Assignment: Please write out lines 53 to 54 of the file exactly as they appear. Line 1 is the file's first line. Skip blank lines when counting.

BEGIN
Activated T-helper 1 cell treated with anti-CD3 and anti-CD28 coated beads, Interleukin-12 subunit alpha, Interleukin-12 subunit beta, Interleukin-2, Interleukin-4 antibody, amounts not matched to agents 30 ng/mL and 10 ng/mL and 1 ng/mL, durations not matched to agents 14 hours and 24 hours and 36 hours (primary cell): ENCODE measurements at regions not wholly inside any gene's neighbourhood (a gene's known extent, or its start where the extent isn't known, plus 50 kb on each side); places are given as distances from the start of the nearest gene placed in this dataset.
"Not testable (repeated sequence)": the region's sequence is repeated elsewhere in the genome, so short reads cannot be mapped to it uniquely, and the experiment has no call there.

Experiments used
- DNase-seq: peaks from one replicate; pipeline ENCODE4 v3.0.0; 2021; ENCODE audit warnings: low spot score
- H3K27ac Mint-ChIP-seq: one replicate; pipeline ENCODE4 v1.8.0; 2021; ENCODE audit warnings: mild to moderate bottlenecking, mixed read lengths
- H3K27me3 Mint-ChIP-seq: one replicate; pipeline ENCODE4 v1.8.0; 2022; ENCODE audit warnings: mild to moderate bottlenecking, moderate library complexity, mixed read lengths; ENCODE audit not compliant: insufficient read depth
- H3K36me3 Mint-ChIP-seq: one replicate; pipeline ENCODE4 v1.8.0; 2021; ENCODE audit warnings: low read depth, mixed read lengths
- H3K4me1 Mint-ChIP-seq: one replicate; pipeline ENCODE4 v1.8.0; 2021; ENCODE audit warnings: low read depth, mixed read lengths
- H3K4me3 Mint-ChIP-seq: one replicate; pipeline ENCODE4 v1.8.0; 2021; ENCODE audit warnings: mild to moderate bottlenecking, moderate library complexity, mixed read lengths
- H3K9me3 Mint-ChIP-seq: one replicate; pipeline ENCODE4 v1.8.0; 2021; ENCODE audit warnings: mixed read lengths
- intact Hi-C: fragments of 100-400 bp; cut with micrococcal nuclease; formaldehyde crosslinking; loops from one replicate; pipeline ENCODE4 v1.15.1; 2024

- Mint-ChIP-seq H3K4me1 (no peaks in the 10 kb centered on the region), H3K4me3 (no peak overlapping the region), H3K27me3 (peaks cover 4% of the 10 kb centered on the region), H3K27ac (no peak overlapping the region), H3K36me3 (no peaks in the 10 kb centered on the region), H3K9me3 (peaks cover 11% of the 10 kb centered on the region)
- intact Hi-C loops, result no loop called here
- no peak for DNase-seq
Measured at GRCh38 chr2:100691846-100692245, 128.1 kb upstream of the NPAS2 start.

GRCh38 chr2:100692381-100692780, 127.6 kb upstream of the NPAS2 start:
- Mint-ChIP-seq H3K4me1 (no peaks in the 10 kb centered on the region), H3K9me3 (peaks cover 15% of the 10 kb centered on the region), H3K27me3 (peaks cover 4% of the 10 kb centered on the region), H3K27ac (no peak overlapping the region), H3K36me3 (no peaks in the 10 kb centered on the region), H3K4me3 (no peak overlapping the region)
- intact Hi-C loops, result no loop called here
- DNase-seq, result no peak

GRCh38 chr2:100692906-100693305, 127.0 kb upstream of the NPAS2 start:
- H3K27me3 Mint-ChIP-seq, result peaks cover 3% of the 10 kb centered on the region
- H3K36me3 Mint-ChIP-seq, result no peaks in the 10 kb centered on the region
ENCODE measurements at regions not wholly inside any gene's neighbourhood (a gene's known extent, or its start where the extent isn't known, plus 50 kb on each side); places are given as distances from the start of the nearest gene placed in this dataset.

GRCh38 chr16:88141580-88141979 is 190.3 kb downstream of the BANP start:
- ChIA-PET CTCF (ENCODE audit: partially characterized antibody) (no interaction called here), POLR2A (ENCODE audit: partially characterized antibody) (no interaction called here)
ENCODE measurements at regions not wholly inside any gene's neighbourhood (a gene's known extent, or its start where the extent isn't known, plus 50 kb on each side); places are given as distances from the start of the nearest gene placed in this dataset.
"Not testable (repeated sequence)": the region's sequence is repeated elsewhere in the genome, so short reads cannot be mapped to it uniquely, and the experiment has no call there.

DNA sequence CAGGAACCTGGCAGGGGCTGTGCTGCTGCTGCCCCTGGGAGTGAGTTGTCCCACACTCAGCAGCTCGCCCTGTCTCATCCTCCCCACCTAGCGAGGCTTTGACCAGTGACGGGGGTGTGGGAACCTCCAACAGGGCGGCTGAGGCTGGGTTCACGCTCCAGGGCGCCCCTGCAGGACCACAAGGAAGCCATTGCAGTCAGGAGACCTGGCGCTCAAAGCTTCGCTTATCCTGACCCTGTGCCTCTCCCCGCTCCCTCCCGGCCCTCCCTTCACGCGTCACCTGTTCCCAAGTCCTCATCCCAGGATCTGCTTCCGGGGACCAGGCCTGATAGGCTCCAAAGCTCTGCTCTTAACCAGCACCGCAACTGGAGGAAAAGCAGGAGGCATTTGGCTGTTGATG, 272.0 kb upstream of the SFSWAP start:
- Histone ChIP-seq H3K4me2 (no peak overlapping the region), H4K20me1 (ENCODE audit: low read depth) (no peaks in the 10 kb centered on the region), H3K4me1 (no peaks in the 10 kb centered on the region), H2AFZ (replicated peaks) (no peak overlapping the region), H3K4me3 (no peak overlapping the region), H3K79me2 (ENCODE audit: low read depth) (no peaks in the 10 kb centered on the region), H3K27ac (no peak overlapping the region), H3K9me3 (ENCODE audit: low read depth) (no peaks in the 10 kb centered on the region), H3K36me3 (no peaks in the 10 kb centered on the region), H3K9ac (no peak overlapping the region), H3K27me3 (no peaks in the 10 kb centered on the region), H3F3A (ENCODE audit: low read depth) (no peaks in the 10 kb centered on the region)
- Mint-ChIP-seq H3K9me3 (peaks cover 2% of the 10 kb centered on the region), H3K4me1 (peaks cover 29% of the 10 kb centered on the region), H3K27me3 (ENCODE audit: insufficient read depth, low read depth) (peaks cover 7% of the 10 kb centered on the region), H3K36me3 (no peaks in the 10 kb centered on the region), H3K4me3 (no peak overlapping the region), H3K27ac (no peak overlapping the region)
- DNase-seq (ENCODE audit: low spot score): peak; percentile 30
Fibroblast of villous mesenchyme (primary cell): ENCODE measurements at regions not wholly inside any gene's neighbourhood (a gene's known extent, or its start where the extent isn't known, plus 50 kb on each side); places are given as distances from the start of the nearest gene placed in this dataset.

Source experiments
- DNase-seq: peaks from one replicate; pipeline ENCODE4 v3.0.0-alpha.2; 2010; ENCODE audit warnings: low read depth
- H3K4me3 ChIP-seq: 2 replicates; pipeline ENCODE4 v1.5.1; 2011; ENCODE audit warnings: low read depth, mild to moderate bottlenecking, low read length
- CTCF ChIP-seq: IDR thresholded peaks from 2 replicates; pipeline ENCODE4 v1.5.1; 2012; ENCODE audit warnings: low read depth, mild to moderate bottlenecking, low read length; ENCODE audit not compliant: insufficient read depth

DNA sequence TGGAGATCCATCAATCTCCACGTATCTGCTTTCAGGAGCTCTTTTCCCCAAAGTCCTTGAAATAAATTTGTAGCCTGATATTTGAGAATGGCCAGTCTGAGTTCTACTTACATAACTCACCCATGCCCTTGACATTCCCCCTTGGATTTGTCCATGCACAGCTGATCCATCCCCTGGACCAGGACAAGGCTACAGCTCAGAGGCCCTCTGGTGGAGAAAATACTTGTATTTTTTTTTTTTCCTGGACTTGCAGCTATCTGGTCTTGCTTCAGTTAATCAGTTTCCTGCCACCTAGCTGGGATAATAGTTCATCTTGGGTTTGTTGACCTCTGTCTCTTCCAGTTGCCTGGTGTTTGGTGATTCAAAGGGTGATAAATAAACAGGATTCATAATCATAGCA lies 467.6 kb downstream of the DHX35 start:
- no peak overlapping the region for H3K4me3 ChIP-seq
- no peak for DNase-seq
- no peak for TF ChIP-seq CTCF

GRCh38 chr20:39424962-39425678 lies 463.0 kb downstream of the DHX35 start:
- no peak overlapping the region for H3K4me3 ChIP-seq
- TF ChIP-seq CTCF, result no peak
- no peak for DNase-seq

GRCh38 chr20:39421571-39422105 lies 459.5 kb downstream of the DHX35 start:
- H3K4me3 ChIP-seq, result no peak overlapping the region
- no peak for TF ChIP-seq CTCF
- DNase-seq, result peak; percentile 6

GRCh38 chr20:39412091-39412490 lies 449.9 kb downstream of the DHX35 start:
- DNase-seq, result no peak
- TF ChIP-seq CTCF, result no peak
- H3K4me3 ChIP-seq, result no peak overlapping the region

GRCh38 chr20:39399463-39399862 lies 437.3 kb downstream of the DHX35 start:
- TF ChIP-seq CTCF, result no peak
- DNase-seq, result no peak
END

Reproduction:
GRCh38 chr20:39399463-39399862 lies 437.3 kb downstream of the DHX35 start:
- TF ChIP-seq CTCF, result no peak